These were some of the key observations made by a delegation of UN officials, led by the UN Resident/Humanitarian Coordinator in Myanmar, who travelled last week to several villages in Sittwe and Myebon Townships in Rakhine State to witness relief and recovery effort in the aftermath of the category 4 cyclone that claimed at least 45 lives and affected an estimated 260,000 people. The delegation today briefed international donors about the visit.
"Humanitarian emergency assistance is forthcoming, and people are slowly starting to rebuild their communities with what little they have left and the aid they are receiving. The resilience of the affected people has been remarkable," said Bishow Parajuli, the UN Resident/Humanitarian Coordinator and UNDP Resident Representative in Myanmar, after his return to Yangon.
The UN RC/HC was accompanied by the Representative for the UN High Commissioner for Refugees (UNHCR), the Country Director of the World Food Programme (WFP) and the Head of the UN Office for Coordination of Humanitarian Affairs (UNOCHA) in Myanmar. The delegation met with the Government and staff from UN agencies and international and local nongovernmental organizations (NGOs) based in Sittwe, the capital of Rakhine State, and Myebon, where the most severe damage has occurred. The three-day mission also brought the delegation to the villages of Min Chaung and Shin Taung in Myebon Township and Byine Thit in Pauktaw Township.
"The destruction in these villages has been massive. Up to 70-80 percent of all houses were completely destroyed and schools and health facilities are severely damaged. People now rely on various emergency supplies, which are distributed widely to the worst-hit areas by the Government, international and local NGOs and UN agencies. But people are in dire need of more permanent shelter structures and livelihood support," said Parajuli.
According to initial Government estimates, at least 20,000 houses were completely destroyed by the cyclone, leaving over 100,000 people homeless in the townships of Kyakpyu, Myebon, Minbya and Pauktaw. Approximately 56 per cent of all schools have either collapsed or been damaged, according to recent assessments carried out by the Ministry of Education with participation from UN agencies and NGOs. Approximately 17,500 acres of agricultural lands and nearly 50,000 acres of agricultural ponds were also destroyed.
The response from the authorities and the international humanitarian community has been immediate and relief and recovery efforts will continue in the coming months. After the November distributions, WFP and eight partners plan to distribute additional 6,487 MT of mixed food commodities to nearly 200,000 beneficiaries in the four affected townships in December and January.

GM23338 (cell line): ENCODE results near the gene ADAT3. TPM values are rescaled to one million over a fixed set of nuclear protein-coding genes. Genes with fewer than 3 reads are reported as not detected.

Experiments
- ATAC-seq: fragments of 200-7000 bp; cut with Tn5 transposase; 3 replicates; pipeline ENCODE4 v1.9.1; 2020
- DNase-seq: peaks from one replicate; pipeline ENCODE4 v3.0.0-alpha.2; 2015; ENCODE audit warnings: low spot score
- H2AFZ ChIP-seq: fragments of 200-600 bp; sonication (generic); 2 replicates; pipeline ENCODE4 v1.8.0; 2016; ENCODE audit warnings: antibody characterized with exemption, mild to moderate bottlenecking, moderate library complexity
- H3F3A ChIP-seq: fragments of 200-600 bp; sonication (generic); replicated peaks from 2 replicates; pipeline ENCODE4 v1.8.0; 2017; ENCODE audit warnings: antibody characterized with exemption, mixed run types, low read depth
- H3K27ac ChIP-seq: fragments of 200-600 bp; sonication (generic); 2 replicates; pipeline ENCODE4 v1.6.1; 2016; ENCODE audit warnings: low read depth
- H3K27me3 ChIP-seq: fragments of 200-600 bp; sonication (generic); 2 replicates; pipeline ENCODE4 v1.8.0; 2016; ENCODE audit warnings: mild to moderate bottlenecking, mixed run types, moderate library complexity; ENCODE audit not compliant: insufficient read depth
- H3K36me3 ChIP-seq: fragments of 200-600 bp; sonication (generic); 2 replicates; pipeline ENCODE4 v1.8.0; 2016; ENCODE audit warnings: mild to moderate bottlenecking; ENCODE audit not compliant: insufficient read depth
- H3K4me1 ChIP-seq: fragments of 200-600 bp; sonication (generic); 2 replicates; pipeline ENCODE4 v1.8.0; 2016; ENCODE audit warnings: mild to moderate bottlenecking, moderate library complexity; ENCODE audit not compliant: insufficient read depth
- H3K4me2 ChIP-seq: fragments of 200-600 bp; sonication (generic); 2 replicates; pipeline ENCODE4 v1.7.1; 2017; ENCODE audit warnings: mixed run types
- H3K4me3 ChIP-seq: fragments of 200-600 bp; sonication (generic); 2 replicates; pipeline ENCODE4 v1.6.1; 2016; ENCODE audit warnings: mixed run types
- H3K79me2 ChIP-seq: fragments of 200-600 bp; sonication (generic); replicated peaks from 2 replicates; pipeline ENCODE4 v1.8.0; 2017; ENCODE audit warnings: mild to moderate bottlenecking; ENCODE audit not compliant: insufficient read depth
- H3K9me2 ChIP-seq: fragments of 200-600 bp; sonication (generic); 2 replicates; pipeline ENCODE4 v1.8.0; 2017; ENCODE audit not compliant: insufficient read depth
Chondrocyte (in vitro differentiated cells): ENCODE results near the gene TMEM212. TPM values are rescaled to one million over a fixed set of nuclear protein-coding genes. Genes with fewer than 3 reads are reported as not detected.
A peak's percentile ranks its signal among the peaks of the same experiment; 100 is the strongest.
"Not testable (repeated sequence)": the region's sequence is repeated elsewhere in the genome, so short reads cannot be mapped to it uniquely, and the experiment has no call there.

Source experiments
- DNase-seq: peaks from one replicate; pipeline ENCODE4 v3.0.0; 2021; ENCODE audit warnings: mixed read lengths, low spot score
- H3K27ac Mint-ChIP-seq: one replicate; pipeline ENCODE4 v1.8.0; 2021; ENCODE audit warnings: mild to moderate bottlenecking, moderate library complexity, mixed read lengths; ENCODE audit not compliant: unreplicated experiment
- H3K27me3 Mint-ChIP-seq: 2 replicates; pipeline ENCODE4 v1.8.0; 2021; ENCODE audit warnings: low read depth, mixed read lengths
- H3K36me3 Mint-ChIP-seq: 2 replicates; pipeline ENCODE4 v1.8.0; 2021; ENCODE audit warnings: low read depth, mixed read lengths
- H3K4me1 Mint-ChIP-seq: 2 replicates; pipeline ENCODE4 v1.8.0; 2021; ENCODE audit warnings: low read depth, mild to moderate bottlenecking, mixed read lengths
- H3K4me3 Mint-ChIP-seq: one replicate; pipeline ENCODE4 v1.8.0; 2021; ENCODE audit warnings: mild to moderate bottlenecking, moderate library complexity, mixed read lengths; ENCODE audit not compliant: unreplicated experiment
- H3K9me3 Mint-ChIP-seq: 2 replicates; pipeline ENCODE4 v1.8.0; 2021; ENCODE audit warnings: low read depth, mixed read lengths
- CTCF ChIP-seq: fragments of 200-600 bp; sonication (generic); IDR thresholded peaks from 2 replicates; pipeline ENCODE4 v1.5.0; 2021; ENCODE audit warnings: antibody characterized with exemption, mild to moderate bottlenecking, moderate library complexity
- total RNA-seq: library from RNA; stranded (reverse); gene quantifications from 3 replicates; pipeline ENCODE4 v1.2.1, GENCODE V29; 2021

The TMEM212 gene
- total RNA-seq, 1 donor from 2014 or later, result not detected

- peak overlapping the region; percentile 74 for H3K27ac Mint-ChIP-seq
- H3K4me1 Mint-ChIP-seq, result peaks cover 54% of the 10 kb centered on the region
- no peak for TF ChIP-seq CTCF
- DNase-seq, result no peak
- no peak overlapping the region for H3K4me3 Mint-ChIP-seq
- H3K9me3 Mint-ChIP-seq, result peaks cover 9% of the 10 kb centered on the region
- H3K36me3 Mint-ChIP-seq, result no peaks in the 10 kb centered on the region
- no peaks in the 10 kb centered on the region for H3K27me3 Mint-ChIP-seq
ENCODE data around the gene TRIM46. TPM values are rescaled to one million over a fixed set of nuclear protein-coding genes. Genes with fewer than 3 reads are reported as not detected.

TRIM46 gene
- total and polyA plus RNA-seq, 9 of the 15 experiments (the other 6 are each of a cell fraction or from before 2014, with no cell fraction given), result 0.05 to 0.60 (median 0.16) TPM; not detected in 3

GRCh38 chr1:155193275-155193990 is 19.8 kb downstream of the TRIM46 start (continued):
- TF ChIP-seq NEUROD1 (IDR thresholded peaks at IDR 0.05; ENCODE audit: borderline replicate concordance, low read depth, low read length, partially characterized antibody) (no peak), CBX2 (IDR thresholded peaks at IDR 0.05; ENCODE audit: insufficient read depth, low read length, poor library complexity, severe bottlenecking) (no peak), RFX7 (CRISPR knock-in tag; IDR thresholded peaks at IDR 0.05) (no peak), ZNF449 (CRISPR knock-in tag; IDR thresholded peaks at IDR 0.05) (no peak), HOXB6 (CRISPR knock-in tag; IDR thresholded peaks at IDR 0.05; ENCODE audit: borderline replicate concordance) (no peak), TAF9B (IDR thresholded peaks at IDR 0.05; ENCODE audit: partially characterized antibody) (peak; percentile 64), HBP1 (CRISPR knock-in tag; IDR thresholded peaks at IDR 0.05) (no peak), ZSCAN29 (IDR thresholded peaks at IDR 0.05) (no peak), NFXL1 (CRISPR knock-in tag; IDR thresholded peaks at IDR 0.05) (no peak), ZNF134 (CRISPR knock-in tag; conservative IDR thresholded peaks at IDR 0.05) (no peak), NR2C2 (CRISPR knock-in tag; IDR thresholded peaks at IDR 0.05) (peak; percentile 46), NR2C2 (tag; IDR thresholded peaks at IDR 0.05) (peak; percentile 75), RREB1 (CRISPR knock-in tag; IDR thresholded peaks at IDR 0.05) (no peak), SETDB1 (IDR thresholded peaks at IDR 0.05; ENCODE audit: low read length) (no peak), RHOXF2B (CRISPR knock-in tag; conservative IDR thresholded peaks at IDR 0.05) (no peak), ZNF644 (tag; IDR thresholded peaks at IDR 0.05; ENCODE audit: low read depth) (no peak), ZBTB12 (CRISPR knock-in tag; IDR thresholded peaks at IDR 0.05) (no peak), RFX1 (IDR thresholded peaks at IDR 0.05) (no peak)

In the livelihood sector, interventions include renovation of embankment, cash-for-work and restoration of fishermen's livelihoods. UNDP has recently completed cash-for-work projects in 50 villages in Myebon and 40 villages in Minbya that in addition to having generated immediate and much needed income to victims of Giri, have resulted in debris cleaning, repair of embankments and other community infrastructure. The Livelihoods Cluster continues to appeal to donors for funding that goes beyond the initial emergency phase through the recovery phase, marked by the next monsoon harvest at the end of 2011.
In education, UNICEF is supporting the provision of 100 temporary learning spaces in the four affected townships and has so far provided school kits to 7,000 children. In collaboration with the Ministry of Health, UNICEF is also implementing the Expanded Programme of Immunization Plus (EPI Plus) and provided training for health workers in Community Management of Acute Malnutrition. Other UN agencies with health interventions in the affected areas include WHO and UNFPA.
As of 10 December 2010, the emergency shelter kits distribution has reached 38 per cent of the 52,000 affected households. The additional relief items for some 22,000 households are planned to be distributed in the coming months.
The main gaps in terms of funding continue to be in early recovery shelter and livelihood support. To date, USD 20.5 million has been allocated from donors for the Cyclone Giri response, including USD 6 million from the UN Central Emergency Response Fund (CERF). The overall funding needs for all sectors for both emergency and early recovery phases are estimated to be USD 57 million and the humanitarain community in Myanmar welcomes continued international funding support.
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The United Nations in Myanmar
Esben Q. Harboe
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Coordination Analyst, UN RC Office
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